Those Who Make Tomorrow

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Those Who Make Tomorrow
Directed by Akira Kurosawa
Hideo Sekigawa
Kajiro Yamamoto
Produced by Keiji Matsuzaki
Sojiro Motoki
Ryo Takei
Tomoyuki Tanaka
Written by Yusaku Yamagata
Kajiro Yamamoto
Starring Susumu Fujita
Hideko Takamine
Music by Noboru Ito
Cinematography Takeo Ito
Taiichi Kankura
Mitsuo Miura
Distributed by Toho Company Ltd.
Release date
1946
Running time
82 minutes
CountryJapan
Language Japanese

Those Who Make Tomorrow (明日を作る人々, Asu o tsukuru hitobito) is a 1946 Japanese film directed by Akira Kurosawa, Hideo Sekigawa and Kajiro Yamamoto (who was also co-writer). It was produced to illustrate the purpose of the workers' union at the Toho film studios, as the Allied Forces endorsed the formation of unions as part of the democratisation process during the post-World War II Occupation of Japan. Kurosawa later denounced the film, calling it "a commitee-made film" in which he had been involved only one week, [1] and refused to mention it in his autobiography. [2] [3] Toho's studio stars Hideko Takamine and Susumu Fujita appear playing themselves.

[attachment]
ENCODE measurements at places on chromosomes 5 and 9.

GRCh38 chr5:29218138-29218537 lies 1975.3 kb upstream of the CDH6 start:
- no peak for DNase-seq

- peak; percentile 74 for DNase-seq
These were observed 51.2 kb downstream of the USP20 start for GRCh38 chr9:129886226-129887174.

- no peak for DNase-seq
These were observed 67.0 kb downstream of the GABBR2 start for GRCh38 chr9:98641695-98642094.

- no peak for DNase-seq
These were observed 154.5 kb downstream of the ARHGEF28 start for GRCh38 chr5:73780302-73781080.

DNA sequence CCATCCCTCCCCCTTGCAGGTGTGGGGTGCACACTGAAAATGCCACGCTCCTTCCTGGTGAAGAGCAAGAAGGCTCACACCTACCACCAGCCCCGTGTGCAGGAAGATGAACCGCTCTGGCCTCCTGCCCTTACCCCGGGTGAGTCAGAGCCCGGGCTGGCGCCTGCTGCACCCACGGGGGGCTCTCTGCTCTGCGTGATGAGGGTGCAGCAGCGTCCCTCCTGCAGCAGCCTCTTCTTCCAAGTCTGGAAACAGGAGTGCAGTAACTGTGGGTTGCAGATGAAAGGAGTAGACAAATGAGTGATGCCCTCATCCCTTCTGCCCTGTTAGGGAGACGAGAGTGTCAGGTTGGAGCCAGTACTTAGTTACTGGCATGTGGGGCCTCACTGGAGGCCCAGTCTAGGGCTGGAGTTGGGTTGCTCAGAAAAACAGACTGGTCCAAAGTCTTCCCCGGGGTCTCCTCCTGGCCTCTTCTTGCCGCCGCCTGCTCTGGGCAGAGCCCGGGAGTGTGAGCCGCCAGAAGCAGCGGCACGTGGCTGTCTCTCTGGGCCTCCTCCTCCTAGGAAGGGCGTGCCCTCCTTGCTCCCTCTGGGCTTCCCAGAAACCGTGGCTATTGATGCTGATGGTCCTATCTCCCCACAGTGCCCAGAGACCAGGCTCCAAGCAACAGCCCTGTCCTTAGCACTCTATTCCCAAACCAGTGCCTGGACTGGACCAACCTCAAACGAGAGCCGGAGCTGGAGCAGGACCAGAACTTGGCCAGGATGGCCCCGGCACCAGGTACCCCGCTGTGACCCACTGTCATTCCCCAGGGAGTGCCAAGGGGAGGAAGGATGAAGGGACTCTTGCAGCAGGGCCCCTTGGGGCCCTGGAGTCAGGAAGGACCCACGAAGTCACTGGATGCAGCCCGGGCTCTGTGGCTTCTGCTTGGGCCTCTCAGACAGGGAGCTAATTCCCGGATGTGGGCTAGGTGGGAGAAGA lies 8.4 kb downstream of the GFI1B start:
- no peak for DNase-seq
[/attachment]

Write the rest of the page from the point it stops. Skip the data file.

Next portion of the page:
Contents


Plot

The sisters Chieko, a script girl working at a big film studio, and Aiko, a revue dancer, are daughters to anti-unionist father Gintaro. When the workers at a railway company, including the family's subtenant Seizo, go on strike, Chieko and her co-workers demonstrate their solidarity and call for strike as well to achieve financial security for the film studio's staff. Meanwhile, Aiko and her dancing troupe decide to get organised in opposition to the theatre's mean stage manager. When Gintaro is fired together with a large group of employees at his company, he finally gives up his reluctance and joins the unionists, impressed by their earnestness.

Cast

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References

  1. Richie, Donald; Mellen, Joan (1998). The Films of Akira Kurosawa (Third edition). Berkeley, Los Angeles and London: University of California Press. ISBN   978-0-520-220379.
  2. Anderson, Joseph L.; Richie, Donald (1959). The Japanese Film – Art & Industry. Rutland, Vermont and Tokyo: Charles E. Tuttle Company.
  3. Hirano, Kyoko (1992). Mr. Smith Goes to Tokyo: Japanese Cinema Under the American Occupation, 1945–1952. Washington and London: Smithsonian Institution Press. ISBN   1-56098-157-1.